Conference: Multilingualism, forensic linguistics, and law

This open conference at Litteraturhuset marks the launch of forensic linguistics as one of MultiLing's research topics, with Aneta Pavlenko as one of several highly esteemed scholars to take part.

You can find the recordings of the papers below.

Videos

Following are clips from the original YouTube stream October 11 at Litteraturhuset. Because of privacy issues, certain parts have been edited out.

Opening remarks by Elizabeth Lanza and keynote by Tanya Karoli Christensen.

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Predrag Dojčinovič, University of Connecticut: Language as evidence in international criminal trials: A cognitive perspective on the guilty mind of history, politics and culture from Nuremberg to the Hague

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Dragana Spencer, University of Greenwich: Right to ‘competent’ interpretation in international criminal law proceedings: What role do judges play?

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Melissa Wallace, University of Texas at San Antonio: Improving Court Interpreter Certification Exams with Basic Concepts from Testing Theory

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Tor Langbach, former judge and director general, The Norwegian Court Administration: Police interviews and court interpreting in Norway: My experience during a life in the courts

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Marit Olave Riis-Johansen, Norwegian University of Science and Technology: The presentation of rights and obligations in Norwegian police interviews: A case study from an interview with a non-native speaker

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Katrina Mayfield, London Metropolitan Police & Luna Filipovič, University of East Anglia: Interpreter-assisted investigative interview: What works vs. what does not work, and why

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Kristina Kepinska Jakobsen: Providing Trauma Support within the Investigative Interview

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What is forensic linguistics?

Forensic linguistics is a field at the intersection of language and law. It is a branch of applied linguistics that involves the application of linguistic knowledge, methods, approaches, and insights to the forensic context of law, crime investigation, trial, and judicial procedure. The researchers all bring to the field what they know best about linguistics, whether it is discourse analysis, phonetic analysis, speaker voice identification, or linguistic profiling - linguistic profiling is something that is not only done but also studied, with many forensic linguists deeply concerned about uses and misuses of linguistic profiling in asylum seeker cases.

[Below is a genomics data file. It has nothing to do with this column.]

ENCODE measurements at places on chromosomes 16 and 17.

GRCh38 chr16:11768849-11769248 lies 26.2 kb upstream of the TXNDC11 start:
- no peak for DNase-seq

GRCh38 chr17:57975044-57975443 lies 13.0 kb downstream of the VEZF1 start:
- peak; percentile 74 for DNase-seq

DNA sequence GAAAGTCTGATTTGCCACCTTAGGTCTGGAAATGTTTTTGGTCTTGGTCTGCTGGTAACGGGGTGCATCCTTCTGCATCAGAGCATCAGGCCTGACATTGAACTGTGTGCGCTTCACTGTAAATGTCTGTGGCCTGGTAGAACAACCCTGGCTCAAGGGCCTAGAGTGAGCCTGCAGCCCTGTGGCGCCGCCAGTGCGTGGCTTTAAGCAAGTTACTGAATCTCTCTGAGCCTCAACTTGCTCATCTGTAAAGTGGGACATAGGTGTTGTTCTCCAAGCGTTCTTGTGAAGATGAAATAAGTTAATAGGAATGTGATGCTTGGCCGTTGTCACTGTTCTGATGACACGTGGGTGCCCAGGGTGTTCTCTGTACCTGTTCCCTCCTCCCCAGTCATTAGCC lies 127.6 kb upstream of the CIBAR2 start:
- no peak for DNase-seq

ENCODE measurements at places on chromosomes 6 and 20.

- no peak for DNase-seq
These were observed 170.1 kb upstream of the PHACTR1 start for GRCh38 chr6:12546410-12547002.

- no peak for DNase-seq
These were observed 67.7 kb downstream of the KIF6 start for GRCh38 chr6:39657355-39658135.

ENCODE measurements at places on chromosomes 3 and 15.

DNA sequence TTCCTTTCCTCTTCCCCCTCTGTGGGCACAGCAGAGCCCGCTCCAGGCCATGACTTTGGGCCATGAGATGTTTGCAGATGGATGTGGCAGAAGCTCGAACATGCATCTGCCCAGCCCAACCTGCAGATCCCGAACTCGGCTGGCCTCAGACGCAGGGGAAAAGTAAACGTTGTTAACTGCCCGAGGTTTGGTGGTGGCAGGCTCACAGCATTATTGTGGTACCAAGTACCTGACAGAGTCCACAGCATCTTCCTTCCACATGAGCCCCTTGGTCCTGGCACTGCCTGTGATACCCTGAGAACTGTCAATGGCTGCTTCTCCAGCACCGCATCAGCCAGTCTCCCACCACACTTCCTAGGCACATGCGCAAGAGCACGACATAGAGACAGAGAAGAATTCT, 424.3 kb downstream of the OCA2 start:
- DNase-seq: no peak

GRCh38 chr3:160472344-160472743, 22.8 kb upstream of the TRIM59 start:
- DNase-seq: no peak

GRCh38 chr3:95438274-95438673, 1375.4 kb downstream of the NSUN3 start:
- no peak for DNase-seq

Program

9:00–9:30  Opening remarks by Elizabeth Lanza

9:30–10:30  Keynote by Tanya Karoli Christensen, University of Copenhagen: On the evidentiary value of pragmatic discourse analysis of data: A Danish counter-terrorism case

10:30–11:00  Coffee break

11:00–13:00  Presentations

11:00–11:30  Predrag Dojčinovič, University of Connecticut: Language as evidence in international criminal trials: A cognitive perspective on the guilty mind of history, politics and culture from Nuremberg to the Hague

11:30–12:00  Dragana Spencer, University of Greenwich: Right to ‘competent’ interpretation in international criminal law proceedings: What role do judges play?

12:00–12:30  Bente Jacobsen, Oslo and Akershus University College of Applied Sciences: Court interpreting: Key issues and concerns

12:30–13:00  Melissa Wallace, University of Texas at San Antonio: Improving Court Interpreter Certification Exams with Basic Concepts from Testing Theory

13:00–14:00   Lunch

14:00–16:00   Presentations

14:00–14:30  Tor Langbach, former judge and director general, The Norwegian Court Administration: Police interviews and court interpreting in Norway: My experience during a life in the courts

14:30–15:00  Marit Olave Riis-Johansen, Norwegian University of Science and Technology: The presentation of rights and obligations in Norwegian police interviews: A case study from an interview with a non-native speaker

15:00–15:30  Aneta Pavlenko, University of Oslo: The presentation of rights and obligations in police interviews in the USA

15:30–16:00  Katrina Mayfield, London Metropolitan Police & Luna Filipovič, University of East Anglia: Interpreter-assisted investigative interview: What works vs. what does not work, and why

16:00–16:30  Kristina Kepinska Jakobsen: Providing Trauma Support within the Investigative Interview

16:30–17:30  Roundtable discussion

19:00  Conference dinner

Abstracts

Click here for abstracts.

Attending the conference

The conference is open for all and free of charge. Registration for the conference has now closed. If you still wish to attend, please e-mail Malene Bøyum.

Please note that the conference dinner is only for speakers and invited guests. There will be coffee/tea and fruit/cake served during the day, but attendees must provide their own lunch.

Published Aug. 29, 2017 12:08 PM - Last modified Dec. 6, 2017 8:56 AM